Perhaps best of all is the final 15-minute live freakout called "Thermo Kings", which was actually the first thing they ever recorded together. An Acidic odyssey, it's like a UK version of "Let's Go" the seminal meeting of minds that occurred when Juan Atkins, Derrick May and Kevin Saunderson first recorded together (as X-Ray) with an extended (and apparently drunken) jam that cemented their partnership as the Holy Trinity of Detroit Techno. God, I wish I'd been there to see it happen! As a document of their transition from Indie/Funk to House/Techno, "Prebuild" is unparalleled. In fact, the very existence of 808 State at that time was unparalleled. I can't think of any other act to emerge from the late '80s 'Madchester' scene that was truly innovating, so totally in the now, without recourse to traditional rock/pop sensibilities. Buy "Prebuild" here.
Another interesting artifact released by Rephlex recently is the "Acid House Mixes" of two New Order tracks, although perhaps the term 'remix' is inaccurate. These mixes of "Blue Monday" and "Confusion" sound more like acidic cover versions; their only relation to the originals being the squelchy recreation of the basslines under what are otherwise typically hypnotic 808 State jams of the period, which were never intended for release at the time, but provide an interesting link to their fellow Mancunion forebears; one of the few acts to successfully incorporate Kraftwerk and early electro influences into their sound. Buy it here.
The partnership was not to last. For a detailed account of the circumstances that led to Gerald leaving 808 State, check this recent interview with Graham Massey, brought to you by those nice people at The Milk Factory. Now working alone as A Guy Called Gerald, Simpson would quickly establish himself by releasing what must surely be one of the undisputed classics of UK dance culture, "Voodoo Ray". Recorded with extremely basic equipment (the track was supposed to be called "Voodoo Rage", but Gerald's pea-brained little sampler didn't have enough memory) it would go on to chart at #12 and seemingly set him up to become the first home-grown superstar of House. Almost at the same time, Massey and Price hit the charts with "Pacific State ", a track that Gerald had actually contributed to before parting company, but which he would not receive credit for for some time.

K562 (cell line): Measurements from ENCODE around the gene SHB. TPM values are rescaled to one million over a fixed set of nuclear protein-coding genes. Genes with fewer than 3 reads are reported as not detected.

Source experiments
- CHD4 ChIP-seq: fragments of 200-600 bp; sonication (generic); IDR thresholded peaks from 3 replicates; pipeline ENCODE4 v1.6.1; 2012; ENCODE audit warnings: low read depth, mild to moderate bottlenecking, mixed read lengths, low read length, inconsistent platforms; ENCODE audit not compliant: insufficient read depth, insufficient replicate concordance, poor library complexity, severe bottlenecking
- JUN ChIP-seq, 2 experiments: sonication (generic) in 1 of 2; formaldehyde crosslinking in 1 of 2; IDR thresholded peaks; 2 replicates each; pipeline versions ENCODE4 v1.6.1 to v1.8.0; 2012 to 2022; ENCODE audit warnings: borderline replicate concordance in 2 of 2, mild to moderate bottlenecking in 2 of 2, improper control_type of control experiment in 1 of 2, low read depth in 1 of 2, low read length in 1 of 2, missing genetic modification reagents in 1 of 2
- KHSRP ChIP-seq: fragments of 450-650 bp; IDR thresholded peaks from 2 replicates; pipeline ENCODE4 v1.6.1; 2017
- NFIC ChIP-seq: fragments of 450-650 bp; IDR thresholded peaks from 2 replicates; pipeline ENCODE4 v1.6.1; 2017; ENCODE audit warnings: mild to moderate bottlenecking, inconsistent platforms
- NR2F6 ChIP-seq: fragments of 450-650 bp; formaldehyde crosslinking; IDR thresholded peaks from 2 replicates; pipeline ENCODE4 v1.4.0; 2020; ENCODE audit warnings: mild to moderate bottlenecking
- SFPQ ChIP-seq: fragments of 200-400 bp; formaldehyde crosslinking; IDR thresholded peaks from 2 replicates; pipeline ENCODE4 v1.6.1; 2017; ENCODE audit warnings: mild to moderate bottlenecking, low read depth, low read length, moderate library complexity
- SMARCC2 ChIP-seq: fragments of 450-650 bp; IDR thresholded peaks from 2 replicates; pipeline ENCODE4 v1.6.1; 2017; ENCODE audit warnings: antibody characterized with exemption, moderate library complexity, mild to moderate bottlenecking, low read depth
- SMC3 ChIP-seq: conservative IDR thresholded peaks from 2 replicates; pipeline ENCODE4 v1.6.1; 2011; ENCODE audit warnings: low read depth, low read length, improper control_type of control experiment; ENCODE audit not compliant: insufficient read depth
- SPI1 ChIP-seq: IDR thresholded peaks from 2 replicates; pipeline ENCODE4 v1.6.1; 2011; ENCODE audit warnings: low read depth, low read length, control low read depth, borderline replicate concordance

Having established themselves with hit singles, both Gerald and 808 State had to follow that up with albums. Perhaps dictated by their respective record deals, 808 seemed to have the most potential, no doubt helped by having a supportive backer on Trevor Horn's ZTT Records, and Massey and Co. flourished over the following years. Certainly the "Ninety" album very much impressed me at the time and led to a period of hero worship whereby I saw them live every chance I got and even got Price and 'guest star' MC Tunes to sign the back of my beige jacket, which I displayed with pride for some time (until I had to wash it!).
By contrast, Gerald's career seemed to falter from this point. His first long-player, "Hot Lemonade" (Rham, 1988) failed to consolidate on his hit single success and received mixed reactions from the critics. Perhaps the heavy quota of relentless jams was a little hard for those expecting a 'pop record' to take. Listening back now, I think it's generally a good record. The title track seems to try a little too hard, but when Gerald keeps things simple and direct it's makes for a satisfying ( if somewhat nostalgic) listen today. In fact, a track like "Rhythm Of Life" retains an elegance and economy of expression that still greatly appeals to me. That combination of hard electronic beats with smooth, melodic, soulful synth textures remains an eternally inspiring design classic that just doesn't date in my world. Right now, my favourite track is "Tranquility On Phobos", which starts with a bubbling latin-acid groove and is soon augmented by a beautiful wash of effervescent melody which is so delightful that Gerald seems compelled to scat a few 'doo doo da doos' over the top. Pure joy.